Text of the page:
Even though you don’t have to have car insurance, you must brush up on your responsibilities before assuming you’re not at risk of being sued.

In New Hampshire, you’re held liable for up to $50,000 of damages to others. If you’re uninsured and you can’t pay for third-party damages, you can be sued and you can lose your license.

In Virginia, you don’t have to buy auto insurance but you do have to register your vehicle as an uninsured motorist and pay a $500 fee. You will still be held liable for any damages that you cause in your car.

Do you have to insure a vehicle you’re not driving?

If you’re not driving a car that’s titled in your name, it seems like a waste to have to pay auto insurance premiums. It’s impossible to injure someone else or damage someone else’s car in your own vehicle if it’s sitting.

Fortunately, there is a way to get away with canceling insurance or suspending coverage on the car.

The only way that you can legally remove coverage from a car with mandatory auto insurance laws is to file the car as a Planned Non-Op.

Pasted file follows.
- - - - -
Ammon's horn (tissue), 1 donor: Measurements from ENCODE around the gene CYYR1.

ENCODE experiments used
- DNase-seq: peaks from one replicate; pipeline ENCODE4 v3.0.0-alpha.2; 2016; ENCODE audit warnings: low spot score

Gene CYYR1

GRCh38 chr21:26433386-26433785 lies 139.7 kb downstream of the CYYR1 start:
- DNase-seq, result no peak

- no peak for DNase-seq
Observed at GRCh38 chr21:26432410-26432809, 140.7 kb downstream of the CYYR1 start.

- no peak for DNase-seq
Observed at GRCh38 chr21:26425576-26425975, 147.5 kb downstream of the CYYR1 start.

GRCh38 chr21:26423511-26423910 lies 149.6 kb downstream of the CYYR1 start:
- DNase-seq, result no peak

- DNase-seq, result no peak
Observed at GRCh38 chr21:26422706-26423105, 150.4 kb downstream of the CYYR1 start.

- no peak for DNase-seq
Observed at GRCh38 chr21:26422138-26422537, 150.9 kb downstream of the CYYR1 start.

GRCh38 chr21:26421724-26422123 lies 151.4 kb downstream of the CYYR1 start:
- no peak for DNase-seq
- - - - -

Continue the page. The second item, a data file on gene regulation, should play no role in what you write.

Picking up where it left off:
Once you do this, you don’t have to comply with insurance laws because you can’t drive the car publicly. Even though you don’t need the coverage, you should still consider keeping comprehensive for parked car protection and for extra credits on your policy.

The Consequences Are Expensive

The consequences of driving without insurance are very expensive. Most states require vehicle impounds and also license suspensions for insurance offenses. Some officers will simply issue citations that must be paid.

No matter what the penalty is, you can expect to pay out a pretty penny.

It’s not illegal to own a car without insurance if you take the proper steps. If you’re planning to drive your vehicle, you need to buy auto insurance before you get behind the wheel.

Get dozens of quotes right away by using our online comparison tool and you’ll be set.